The world’s biggest trade deal was just signed, but what is the RCEP and its significance?

We ask 8 CKGSB MBA alumni from 8 RCEP member states.

On November 15 2020, after eight years of negotiations, 15 Asia-Pacific nations including China, Japan, South Korea, Australia, New Zealand and the ten ASEAN countries, signed the Regional Comprehensive Economic Partnership Agreement (RCEP). The landmark agreement is now the world’s largest free trade agreement and is set to shape global economics and politics. It accounts for a population of 2.3 billion- almost one-third of the world’s population, US$25.6 in total gross domestic product (GDP)- about one-third of total global GDP, and an intra-regional trade volume of US$10.4 trillion, accounting for 27.4% of total global trade volume.

The objective of the RCEP Agreement is to establish a comprehensive and mutually beneficial economic partnership that will aid the expansion of regional trade and investment, and contribute to global economic growth and development. This serves as an important signal to investors, that the region is still determined to promote high-quality, multilateral trade and investment integration.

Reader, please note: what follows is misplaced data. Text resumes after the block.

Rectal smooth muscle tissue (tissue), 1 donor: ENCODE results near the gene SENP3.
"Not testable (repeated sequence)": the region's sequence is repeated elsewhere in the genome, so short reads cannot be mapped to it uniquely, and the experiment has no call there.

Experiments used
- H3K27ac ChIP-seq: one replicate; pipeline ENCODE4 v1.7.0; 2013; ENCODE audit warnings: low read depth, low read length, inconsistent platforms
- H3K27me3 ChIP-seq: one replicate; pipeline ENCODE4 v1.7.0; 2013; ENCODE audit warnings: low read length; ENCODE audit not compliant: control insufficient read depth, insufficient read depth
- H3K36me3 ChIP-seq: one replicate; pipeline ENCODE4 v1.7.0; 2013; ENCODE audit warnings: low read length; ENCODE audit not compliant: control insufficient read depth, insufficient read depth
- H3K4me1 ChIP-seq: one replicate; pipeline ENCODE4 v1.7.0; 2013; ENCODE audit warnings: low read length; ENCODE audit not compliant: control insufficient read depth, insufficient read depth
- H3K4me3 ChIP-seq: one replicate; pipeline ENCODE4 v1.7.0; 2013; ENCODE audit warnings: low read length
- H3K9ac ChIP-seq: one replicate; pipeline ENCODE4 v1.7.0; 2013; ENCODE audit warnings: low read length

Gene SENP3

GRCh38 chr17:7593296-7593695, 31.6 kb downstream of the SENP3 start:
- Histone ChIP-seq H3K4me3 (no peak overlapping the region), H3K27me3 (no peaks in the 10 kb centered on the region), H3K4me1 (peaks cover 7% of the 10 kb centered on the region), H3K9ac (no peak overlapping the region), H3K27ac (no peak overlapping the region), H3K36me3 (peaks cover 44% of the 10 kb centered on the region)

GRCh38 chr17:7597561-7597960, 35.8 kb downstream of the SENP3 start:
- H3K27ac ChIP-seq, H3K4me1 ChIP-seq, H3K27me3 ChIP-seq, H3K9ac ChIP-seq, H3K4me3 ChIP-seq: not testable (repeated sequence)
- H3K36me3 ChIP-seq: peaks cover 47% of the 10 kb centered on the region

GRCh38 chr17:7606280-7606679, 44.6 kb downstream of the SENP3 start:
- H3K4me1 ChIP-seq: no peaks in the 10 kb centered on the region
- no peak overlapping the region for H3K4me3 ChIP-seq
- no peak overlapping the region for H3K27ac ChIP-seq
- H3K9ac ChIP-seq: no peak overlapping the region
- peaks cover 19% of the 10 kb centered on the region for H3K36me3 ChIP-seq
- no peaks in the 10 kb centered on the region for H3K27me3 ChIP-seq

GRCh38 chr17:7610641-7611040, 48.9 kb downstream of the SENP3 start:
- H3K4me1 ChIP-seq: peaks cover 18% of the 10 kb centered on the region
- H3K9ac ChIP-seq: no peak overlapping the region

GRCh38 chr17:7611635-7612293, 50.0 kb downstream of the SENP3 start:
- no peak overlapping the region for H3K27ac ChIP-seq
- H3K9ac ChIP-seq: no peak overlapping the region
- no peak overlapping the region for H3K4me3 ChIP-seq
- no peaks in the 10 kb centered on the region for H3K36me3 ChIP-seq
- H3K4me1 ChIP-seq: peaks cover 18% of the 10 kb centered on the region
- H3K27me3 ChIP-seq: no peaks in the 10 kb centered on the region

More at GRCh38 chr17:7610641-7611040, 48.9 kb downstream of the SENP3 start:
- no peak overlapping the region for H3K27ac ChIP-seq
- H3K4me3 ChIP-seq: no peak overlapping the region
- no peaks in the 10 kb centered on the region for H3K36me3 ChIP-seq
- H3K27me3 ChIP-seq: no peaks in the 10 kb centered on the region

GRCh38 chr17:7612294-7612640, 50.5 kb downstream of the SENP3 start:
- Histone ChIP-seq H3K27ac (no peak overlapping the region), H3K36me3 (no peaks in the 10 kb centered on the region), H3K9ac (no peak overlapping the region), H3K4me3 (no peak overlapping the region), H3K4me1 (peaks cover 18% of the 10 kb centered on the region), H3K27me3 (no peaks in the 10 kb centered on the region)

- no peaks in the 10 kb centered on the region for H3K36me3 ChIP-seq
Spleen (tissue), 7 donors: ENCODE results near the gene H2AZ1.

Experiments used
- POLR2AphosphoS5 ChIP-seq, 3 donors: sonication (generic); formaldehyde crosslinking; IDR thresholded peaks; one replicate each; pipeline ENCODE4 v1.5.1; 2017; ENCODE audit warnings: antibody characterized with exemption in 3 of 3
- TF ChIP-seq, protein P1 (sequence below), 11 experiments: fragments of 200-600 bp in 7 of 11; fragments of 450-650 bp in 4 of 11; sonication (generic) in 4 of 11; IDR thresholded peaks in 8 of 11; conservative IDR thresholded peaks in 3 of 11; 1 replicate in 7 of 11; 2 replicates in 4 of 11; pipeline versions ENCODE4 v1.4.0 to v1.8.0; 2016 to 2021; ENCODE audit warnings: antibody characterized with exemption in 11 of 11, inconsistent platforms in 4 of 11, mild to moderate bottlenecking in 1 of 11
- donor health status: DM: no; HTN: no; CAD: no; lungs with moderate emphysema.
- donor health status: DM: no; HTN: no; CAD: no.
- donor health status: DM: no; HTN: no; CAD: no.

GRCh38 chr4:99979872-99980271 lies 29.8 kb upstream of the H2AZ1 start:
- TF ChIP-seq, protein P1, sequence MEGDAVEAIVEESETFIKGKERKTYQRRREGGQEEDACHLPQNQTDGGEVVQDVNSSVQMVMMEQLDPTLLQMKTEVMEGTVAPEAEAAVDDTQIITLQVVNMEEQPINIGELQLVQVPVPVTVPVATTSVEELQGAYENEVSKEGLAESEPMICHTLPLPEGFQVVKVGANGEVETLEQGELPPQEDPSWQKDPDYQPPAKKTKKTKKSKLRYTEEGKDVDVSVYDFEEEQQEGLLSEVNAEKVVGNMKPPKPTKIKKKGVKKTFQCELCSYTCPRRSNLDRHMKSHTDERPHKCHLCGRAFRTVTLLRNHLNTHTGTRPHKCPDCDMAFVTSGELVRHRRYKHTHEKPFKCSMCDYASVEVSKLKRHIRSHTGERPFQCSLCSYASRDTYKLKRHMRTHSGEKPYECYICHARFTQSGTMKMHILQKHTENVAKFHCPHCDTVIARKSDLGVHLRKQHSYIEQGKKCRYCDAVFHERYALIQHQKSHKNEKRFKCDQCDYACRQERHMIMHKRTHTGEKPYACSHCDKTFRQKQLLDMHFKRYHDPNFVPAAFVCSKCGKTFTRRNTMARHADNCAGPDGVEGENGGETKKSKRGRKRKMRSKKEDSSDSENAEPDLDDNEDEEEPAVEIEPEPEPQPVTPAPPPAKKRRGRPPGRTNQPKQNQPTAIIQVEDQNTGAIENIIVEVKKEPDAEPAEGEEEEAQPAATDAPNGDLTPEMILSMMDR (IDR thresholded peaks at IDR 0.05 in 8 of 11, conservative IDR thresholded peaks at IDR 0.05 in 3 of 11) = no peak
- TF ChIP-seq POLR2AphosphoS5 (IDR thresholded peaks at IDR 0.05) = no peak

The RCEP Agreement also highlights China’s determination to stimulate regional economic flows and maintain free trade. The combination of the agreement and the “Belt and Road” initiative will assist China’s efforts in building an economic area that is conducive to investment and trade. It will also further promote the coordinated development of regional economies by strengthening the interconnection in transportation, energy and communications amongst other fields.

Since its establishment in November 2002, Cheung Kong Graduate School of Business (CKGSB) has aimed to cultivate transformative business leaders with a global vision, a humanistic spirit, a strong sense of social responsibility and an innovative mind-set. As a leading business school in Greater China, CKGSB is transforming itself into a truly global business school. In line with the goals and objectives of the RCEP Agreement, CKGSB has been positioning itself for East Asia (China, Korea, Japan and ASEAN countries) with unmatched insight and alumni networks, a global ecosystem for next-generation economic disruptions that promotes entrepreneurship and innovation, and an emphasis on social innovation to inspire future business leaders to be socially minded.